canoes or kayaks

Submitted: Tuesday, Feb 07, 2006 at 15:17
ThreadID: 30522 Views:4908 Replies:13 FollowUps:7
This Thread has been Archived
I am looking at byeing a 2man canoe or kayak has anybody had any esperiences with any and whitch is the best option canoe or kayak or the pump up type any advice welcomed
Back Expand Un-Read 0 Moderator

Reply By: Squizzy - Tuesday, Feb 07, 2006 at 15:39

Tuesday, Feb 07, 2006 at 15:39
Pojo,

The type of canoe you require depends on many things, ie, white water, sea faring, expeditions, general fun, etc, etc.

My preference is a two man kayak, if you have a good partner to assist with the control. This can still be used for expedition type canoing.

Or, go for the two man canadian type canoe. A good all rounder with plenty of room.

Geoff.
AnswerID: 153631

Reply By: itsdave - Tuesday, Feb 07, 2006 at 15:54

Tuesday, Feb 07, 2006 at 15:54
My wife and I have plastic moulded sit on type kayaks ( Ocean Kayak brand) which are very stable even in choppy conditions. We find them to suit our needs in rivers ocean lakes etc although not as quick as some of the others. A great fun kayak

cheers Dave
AnswerID: 153634

Follow Up By: Darren C - Tuesday, Feb 07, 2006 at 16:09

Tuesday, Feb 07, 2006 at 16:09
The sit on ones are great and easy to get back onto if you fall off. Getting back into a canoe can be a bot more tricky - especially if you are at sea. The downside is that you must expect to get a bit wet - Ok in summer but not as much fun in winter unless you have right clothing

Like anything, you get what you pay for. Things to look for:

1. Weight capacity (most small ones only take up to 90-100kgs)
2. Rudder - useful for tracking your kayak/ canoe on open water
3. length and width - makes a huge difference to speed, stability etc. I'm not suggesting you get a full on racing kayak but we started off small and regretted it.....
4. Storage - generally they are not guaranteed as being waterproof but some are a lot better than others

We have Wilderness Systems sit on tops (easy to find on Google) which suit limited daytrip/touring - have a look at the Tarpon 140....

Spirit kayaks in Perth also do a good range

Hope this helps!
0
FollowupID: 407523

Reply By: Member - Jay Gee (WA) - Tuesday, Feb 07, 2006 at 15:56

Tuesday, Feb 07, 2006 at 15:56
Depends a lot on what you want to do with it.

For a good general purpose canadian canoe - have a look at the kingfisher canoe. The stern is cut off so that you can add an outboard.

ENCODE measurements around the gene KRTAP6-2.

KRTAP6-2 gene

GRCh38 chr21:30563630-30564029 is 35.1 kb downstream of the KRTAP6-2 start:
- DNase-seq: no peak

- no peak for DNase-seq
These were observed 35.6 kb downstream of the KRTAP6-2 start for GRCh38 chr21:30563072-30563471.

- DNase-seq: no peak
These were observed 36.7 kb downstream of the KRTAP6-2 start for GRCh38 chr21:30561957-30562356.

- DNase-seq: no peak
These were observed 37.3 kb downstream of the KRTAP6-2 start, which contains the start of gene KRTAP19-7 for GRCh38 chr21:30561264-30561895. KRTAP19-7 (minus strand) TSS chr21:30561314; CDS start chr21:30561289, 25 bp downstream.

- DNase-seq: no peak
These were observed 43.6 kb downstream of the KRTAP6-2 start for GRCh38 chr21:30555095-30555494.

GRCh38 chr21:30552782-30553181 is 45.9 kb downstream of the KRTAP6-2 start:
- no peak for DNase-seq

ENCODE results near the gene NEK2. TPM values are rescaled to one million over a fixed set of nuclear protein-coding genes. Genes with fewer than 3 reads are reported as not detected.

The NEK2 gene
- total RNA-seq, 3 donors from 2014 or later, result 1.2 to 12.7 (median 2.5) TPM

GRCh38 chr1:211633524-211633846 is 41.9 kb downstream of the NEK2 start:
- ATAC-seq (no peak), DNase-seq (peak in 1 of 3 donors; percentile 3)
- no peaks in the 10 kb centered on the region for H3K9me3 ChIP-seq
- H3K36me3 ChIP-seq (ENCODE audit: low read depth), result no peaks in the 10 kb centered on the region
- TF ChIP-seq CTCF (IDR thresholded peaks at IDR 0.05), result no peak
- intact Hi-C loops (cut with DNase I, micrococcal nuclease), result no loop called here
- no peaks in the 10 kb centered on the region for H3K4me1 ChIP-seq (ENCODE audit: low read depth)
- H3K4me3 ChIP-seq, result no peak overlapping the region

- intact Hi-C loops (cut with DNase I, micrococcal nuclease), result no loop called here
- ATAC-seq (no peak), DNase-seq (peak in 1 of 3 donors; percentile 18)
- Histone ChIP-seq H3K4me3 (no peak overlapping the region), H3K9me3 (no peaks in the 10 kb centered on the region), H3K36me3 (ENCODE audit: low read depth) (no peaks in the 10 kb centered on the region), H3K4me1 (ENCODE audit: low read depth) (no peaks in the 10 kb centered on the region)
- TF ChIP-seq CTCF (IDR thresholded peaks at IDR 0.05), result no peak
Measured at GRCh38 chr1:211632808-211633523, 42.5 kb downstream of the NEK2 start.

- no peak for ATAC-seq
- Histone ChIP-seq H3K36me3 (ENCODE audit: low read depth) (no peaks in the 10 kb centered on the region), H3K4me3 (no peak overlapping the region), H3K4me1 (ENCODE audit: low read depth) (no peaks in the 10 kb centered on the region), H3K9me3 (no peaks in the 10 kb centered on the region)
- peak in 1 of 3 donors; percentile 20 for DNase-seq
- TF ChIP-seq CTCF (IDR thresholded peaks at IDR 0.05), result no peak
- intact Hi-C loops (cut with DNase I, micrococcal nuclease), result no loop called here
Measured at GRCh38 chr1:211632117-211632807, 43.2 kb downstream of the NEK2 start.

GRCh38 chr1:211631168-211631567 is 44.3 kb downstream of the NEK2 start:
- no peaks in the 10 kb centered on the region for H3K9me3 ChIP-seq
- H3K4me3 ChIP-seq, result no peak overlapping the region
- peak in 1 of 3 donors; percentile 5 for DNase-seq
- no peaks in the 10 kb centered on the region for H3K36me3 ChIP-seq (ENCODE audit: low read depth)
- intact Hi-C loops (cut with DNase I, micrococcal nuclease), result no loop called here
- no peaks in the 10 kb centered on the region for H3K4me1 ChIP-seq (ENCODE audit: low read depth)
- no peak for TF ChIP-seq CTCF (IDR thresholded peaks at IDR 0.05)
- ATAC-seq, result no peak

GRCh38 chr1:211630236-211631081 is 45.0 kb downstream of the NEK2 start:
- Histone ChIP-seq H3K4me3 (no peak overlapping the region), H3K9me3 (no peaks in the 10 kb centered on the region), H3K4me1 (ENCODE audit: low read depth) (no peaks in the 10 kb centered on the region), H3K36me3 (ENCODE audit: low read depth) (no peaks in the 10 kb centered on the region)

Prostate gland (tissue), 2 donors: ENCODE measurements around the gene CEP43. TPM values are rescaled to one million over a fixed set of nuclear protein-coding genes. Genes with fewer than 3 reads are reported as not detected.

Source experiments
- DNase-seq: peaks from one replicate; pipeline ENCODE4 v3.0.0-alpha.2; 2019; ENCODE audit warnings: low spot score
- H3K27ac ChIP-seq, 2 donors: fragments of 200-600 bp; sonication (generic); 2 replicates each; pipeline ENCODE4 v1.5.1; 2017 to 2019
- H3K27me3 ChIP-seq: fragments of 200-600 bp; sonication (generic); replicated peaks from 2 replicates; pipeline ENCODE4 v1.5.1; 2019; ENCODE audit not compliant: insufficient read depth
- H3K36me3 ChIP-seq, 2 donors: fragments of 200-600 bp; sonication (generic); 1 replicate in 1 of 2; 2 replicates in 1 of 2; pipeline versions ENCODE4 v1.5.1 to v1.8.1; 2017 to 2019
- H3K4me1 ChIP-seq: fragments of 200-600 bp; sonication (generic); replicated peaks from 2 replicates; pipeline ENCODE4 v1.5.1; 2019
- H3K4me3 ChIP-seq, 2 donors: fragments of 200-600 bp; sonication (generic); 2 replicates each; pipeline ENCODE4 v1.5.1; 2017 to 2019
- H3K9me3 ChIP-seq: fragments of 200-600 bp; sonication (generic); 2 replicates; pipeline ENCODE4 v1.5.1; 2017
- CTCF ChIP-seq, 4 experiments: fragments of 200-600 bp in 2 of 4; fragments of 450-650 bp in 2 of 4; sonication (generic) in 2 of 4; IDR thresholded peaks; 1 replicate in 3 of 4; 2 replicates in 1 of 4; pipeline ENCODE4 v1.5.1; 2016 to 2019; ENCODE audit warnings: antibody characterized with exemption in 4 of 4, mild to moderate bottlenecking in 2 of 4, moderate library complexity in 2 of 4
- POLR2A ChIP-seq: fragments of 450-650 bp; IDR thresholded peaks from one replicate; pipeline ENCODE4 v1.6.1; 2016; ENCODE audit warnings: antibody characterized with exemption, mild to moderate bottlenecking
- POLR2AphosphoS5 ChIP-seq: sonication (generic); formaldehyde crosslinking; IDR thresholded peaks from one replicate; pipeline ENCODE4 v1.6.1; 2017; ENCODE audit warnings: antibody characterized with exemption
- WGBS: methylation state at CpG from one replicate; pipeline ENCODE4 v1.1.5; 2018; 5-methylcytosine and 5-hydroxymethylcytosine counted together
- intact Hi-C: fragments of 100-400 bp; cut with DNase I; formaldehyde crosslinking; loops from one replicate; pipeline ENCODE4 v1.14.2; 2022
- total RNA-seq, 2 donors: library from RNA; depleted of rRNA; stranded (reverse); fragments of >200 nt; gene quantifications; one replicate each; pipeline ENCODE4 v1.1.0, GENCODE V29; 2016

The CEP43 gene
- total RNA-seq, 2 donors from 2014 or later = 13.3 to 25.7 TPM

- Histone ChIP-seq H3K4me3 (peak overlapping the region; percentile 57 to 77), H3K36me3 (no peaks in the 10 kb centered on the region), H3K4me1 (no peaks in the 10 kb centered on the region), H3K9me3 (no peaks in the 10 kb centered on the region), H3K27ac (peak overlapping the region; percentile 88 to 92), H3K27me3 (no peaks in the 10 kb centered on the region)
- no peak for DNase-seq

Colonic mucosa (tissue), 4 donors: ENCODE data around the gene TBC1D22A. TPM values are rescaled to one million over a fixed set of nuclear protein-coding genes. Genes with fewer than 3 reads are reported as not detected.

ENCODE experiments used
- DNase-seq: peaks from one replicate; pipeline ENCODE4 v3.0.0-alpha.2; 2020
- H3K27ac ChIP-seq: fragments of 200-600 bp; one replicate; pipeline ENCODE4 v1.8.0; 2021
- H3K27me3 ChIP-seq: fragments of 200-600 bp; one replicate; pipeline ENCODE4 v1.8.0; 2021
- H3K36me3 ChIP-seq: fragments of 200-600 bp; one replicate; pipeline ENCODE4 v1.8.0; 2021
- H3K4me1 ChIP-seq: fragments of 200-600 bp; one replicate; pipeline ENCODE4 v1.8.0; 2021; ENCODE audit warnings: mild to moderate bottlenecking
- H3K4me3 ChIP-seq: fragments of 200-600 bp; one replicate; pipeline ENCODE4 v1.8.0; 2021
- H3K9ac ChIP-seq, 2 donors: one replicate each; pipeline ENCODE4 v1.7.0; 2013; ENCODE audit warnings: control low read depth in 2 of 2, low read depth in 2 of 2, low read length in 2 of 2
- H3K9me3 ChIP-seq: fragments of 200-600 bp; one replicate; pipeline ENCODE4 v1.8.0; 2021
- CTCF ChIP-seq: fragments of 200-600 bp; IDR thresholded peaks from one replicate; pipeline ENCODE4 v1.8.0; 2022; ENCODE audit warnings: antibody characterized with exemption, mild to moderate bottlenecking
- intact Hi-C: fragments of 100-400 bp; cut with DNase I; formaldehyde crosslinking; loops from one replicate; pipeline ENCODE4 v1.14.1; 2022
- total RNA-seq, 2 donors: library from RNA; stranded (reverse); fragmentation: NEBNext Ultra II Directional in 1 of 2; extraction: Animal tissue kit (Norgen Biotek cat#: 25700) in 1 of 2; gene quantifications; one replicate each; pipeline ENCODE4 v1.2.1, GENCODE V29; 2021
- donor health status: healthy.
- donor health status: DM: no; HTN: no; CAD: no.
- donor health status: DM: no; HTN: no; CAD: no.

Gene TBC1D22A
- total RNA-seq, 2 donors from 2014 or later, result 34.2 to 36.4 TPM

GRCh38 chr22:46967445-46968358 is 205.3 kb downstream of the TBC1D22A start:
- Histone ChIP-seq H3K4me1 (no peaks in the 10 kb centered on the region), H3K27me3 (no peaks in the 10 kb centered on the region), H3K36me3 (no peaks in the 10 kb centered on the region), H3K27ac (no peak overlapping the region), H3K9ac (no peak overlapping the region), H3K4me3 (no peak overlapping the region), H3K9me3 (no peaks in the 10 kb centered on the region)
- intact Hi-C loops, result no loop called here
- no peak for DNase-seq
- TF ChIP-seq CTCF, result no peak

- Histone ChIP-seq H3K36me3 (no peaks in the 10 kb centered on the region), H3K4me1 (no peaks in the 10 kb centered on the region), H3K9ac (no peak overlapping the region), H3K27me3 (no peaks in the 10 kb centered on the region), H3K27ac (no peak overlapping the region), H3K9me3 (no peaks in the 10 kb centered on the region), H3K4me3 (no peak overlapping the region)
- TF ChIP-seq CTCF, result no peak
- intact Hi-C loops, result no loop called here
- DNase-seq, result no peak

link text

http://www.ausseakayak.com.au/scskc/product.asp?CatId=1&Prodid=104

AnswerID: 153635

Follow Up By: Member - Willie , Epping .Syd. - Tuesday, Feb 07, 2006 at 16:36

Tuesday, Feb 07, 2006 at 16:36
A bit of a bummer trying to hold the outboard arm when it is behind you though .
0
FollowupID: 407531

Reply By: flappa - Tuesday, Feb 07, 2006 at 16:00

Tuesday, Feb 07, 2006 at 16:00
Like above . . . so many options.

We have a Coleman Canoe. Would be . . . almost 20 years old. Still going strong.
AnswerID: 153636

Reply By: Member - Willie , Epping .Syd. - Tuesday, Feb 07, 2006 at 16:37

Tuesday, Feb 07, 2006 at 16:37
As Geoff said , it is impossible to advise this person if they do not give the intended useage .
AnswerID: 153642

Follow Up By: HJ60-2H - Tuesday, Feb 07, 2006 at 21:26

Tuesday, Feb 07, 2006 at 21:26
Lots of others seem to be able to mange it?
0
FollowupID: 407618

Reply By: Member - Norm C (QLD) - Tuesday, Feb 07, 2006 at 16:43

Tuesday, Feb 07, 2006 at 16:43
We have a Rosco Bass Catcher canoe. It is Canadian style, but a bit wider and flat across the back. We also have an outrigger for it. Mostly use it for fishing with elec motor on it. When fishing we have 2 moulded plastic seats with backs that we put in. Very comfortable. With the outrigger you can fish standing up no problem.

For that purpose it is excellent. If you want it for general paddleing and exploring, others models may be better. Rosco has a wide range.

Might be looking to sell mine soon. Might change over to a tinnie we can carry on the 4B. The canoe isn't croc proof for our planned trips to Cape etc.

Web site is: www.roscocanoes.com.au
AnswerID: 153643

Follow Up By: Patrick - Tuesday, Feb 07, 2006 at 20:59

Tuesday, Feb 07, 2006 at 20:59
Hey Norm,

If you decide to sell you canoe list it in the trader section of ExplorOz as I just sold my 73 litre fiberglass icebox in 2 days....not bad eh!

Cheers,

Patrick
0
FollowupID: 407609

Reply By: Lone Wolf - Tuesday, Feb 07, 2006 at 16:55

Tuesday, Feb 07, 2006 at 16:55
With so many options, let's narrow them down a little shall we?

1) Usage

River, estuary, lakes or open sea. This is the BIGGEST decision. I shy away from the sea, I am scared of it, and the things in it, so I frequent bays, and rivers, so I don't need a sea kayak.

2) Sit on top, or Sit inside.

I have both. The sit on tops are more for all round use, whilst the sit insides are mainly for touring type sea kayaks. Both have advantages over each-other. Sit on top is easier to right after a tip, and get aboard again, and it is the favourite for kayak fishermen, to which there are two good websites devoted to this. GPS, fish finders, live bait tanks, lights, the works... I kid you not. Try this for starters, it's one of my haunts..... Kayak Fishing Forum

3) Double, or two singles.

We started off with a Dagger Drifter Double sit inside, then progressed to a Hobie Tandem Mirage sit on top ( with the foot pedal drives). Both of these lend themselves to solo work, but not very well, so I ended up also getting a Hobie Quest Fisherman, which is also a sit on top. There WILL be times when only one of you will want to go out, believe me. We will buy another single soon.

4) Fibreglass or Roto Moulded Plastic.

Plastic, unless you are REAL SERIOUS about ocean touring.

5) Price.

Expect to pay around $1500 - $2000 for a reasonable new unit. You'll need 2 PFD's, 2 paddles, paddle float, good seating, and plenty of stowage space. Add on the cost off roof racks, mine were $600.00. Winter dry gear will cost around $400 @ person.